Brooklyn vs. South Carolina: Where would you rather live?

Brooklyn vs. South Carolina: Where would you rather live?
Courtesy Austin Trupp

Hurricane Sandy-displaced Brooklynites should trade in their tiny homes and dangerous, urban lifestyles for a taste of Southern hospitality, says a South Carolina resort owner who wants to rent out rooms at his place for about $21 a day.

Hans Trupp of Savannah Lakes Resort and Marina in bucolic McCormick County thinks hard-hit boroughites should spend their government-issued recovery money taking it easy at his deluxe, Dixieland resort, where they can play golf for free and reassemble their lives without worrying about getting mugged on the way to the subway.

“Instead of being stuck in some apartment in Brooklyn that’s 400-square-foot, [where you’re] afraid to go out on the street, we’re in the middle 120,000 acres of national park land, and a 71,000 acre lake, and the best golf courses in the country,” said Trupp, who claims his typical rate of $99 a day —$3,069 a month — will be slashed to show off the $11 million he just invested in his resort. “You can be relaxing in South Carolina, while you deal with the disaster in Brooklyn.”

Trupp hopes to lure Brooklynites to his 80-room sports lodge and eight townhouses by renting space for just $650 a month, a fee that will include club membership, Internet access, and — get this — long distance phone calls. He’s so anxious to get Brooklynites down there, he let you in without any down payment.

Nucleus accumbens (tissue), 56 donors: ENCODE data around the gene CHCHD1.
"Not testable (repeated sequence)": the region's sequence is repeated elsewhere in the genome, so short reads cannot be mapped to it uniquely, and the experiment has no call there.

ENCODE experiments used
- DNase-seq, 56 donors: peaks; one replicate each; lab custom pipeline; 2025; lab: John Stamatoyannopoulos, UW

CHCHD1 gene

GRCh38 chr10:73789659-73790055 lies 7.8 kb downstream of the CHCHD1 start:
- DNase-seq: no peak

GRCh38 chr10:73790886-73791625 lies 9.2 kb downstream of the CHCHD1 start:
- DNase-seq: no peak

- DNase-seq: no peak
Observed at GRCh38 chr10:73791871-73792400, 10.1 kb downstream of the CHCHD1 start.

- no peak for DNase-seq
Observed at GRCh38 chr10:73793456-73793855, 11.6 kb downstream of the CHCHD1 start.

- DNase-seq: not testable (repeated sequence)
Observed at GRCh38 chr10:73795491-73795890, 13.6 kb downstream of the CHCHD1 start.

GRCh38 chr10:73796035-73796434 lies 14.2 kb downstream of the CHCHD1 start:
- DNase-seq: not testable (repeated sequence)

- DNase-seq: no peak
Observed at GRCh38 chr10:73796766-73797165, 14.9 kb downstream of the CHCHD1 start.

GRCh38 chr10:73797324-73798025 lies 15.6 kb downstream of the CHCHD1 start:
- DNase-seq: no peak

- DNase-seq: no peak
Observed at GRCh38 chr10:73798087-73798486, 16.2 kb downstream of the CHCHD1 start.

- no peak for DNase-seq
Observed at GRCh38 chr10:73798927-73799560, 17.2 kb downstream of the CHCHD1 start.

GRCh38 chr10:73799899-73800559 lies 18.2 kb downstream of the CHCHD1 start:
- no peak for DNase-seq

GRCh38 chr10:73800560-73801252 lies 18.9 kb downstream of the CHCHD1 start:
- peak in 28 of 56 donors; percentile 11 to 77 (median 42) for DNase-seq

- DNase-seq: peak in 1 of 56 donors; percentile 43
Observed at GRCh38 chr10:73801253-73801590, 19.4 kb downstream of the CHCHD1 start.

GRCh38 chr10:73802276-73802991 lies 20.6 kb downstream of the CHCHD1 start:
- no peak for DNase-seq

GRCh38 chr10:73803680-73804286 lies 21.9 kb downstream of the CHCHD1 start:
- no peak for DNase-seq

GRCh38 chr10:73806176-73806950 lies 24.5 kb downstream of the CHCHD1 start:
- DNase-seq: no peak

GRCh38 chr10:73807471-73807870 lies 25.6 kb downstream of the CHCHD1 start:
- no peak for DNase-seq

“If somebody comes down and they’re waiting on their renter’s assistance, we would probably work with them and let them pay us when they get the check,” he said.

Trupp said his paradise has plenty of amenities, boasting of its recreation center and two restaurants, and the fact that it is the home to the annual golf tournament held by Hooters, a nationwide restaurant chain known for its wings and, well, breasts.

But despite all that luxury — or possibly because of it — city officials say Brooklynites won’t benefit by flying the coop to the Palmetto State.

“You’re going to be disengaged from what’s going on here in New York,” said Peter Spencer, a spokesman for the Mayor’s Office of Housing Recovery. “You might need to fix your home and go to work — we want them to be engaged and be involved in the decision-making process [here].”

Trupp said no one has taken him up on his offer as yet — and Sheepshead Bay parent Liz Brown, a single parent who just moved back into her apartment since whe was displaced by the storm 69 days ago, says things such as work and kids can get in the way of moving to the South.

“It’s a wonderful offer for someone who is not working with children to take them out of their horrible area and go, but for those of us who have to work, there’s no place to go, you have to go back to your rubble everyday,” said Brown.

Savannah Lakes Resort and Marina [101 Village Drive in McCormick, SC, 29835, (864) 391–3477, www.savannahlakes.com].

Reach reporter Colin Mixson at [email protected] or by calling (718) 260-4514.

Courtesy Austin Trupp

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